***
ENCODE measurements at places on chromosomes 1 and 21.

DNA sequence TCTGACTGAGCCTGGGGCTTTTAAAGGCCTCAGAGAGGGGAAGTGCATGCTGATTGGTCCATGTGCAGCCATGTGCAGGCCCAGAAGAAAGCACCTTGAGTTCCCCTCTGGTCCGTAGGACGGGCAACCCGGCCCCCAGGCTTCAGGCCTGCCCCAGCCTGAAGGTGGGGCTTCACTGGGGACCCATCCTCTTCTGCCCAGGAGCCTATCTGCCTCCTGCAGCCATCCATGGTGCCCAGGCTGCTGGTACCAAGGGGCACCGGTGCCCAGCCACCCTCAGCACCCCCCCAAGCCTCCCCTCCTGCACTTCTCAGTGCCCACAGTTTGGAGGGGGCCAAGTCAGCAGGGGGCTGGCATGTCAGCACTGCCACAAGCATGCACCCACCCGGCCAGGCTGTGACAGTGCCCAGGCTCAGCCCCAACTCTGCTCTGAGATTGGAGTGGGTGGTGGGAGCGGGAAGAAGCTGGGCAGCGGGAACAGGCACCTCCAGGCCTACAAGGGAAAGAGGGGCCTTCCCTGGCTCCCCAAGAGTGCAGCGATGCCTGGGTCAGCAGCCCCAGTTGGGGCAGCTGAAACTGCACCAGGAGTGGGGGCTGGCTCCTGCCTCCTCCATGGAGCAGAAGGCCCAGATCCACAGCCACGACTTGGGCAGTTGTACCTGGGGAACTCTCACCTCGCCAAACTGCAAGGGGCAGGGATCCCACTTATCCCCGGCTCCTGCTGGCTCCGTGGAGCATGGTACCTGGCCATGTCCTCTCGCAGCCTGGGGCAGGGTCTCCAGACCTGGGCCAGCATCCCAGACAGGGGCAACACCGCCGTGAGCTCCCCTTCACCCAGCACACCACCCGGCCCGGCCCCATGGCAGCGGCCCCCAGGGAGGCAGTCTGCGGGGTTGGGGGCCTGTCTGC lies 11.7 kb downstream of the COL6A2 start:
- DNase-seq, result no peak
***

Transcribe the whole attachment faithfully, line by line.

ENCODE measurements at places on chromosomes 1 and 21.

DNA sequence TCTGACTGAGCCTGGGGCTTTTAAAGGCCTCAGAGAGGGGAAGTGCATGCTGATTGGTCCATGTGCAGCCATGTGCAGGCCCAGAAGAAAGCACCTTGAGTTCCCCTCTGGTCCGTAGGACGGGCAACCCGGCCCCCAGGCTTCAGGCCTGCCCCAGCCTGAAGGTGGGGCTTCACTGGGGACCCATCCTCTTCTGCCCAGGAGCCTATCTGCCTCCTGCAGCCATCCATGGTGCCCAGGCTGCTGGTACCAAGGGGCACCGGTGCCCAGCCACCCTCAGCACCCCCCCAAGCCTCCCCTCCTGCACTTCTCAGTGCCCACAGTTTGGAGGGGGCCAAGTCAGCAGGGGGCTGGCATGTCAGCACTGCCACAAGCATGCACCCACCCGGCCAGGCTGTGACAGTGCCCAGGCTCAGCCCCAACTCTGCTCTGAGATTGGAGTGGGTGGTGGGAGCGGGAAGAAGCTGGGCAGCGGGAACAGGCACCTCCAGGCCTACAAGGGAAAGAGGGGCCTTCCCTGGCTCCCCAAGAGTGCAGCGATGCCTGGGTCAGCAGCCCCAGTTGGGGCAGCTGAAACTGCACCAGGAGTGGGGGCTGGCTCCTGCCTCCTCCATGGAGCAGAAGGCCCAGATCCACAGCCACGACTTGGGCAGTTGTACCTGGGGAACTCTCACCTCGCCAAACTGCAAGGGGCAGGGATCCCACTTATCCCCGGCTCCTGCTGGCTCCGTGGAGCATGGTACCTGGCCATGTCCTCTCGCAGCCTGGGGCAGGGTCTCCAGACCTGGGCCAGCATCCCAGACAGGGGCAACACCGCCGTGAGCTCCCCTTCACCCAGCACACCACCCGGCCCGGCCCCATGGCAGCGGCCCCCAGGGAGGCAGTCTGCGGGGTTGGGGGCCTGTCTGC lies 11.7 kb downstream of the COL6A2 start:
- DNase-seq, result no peak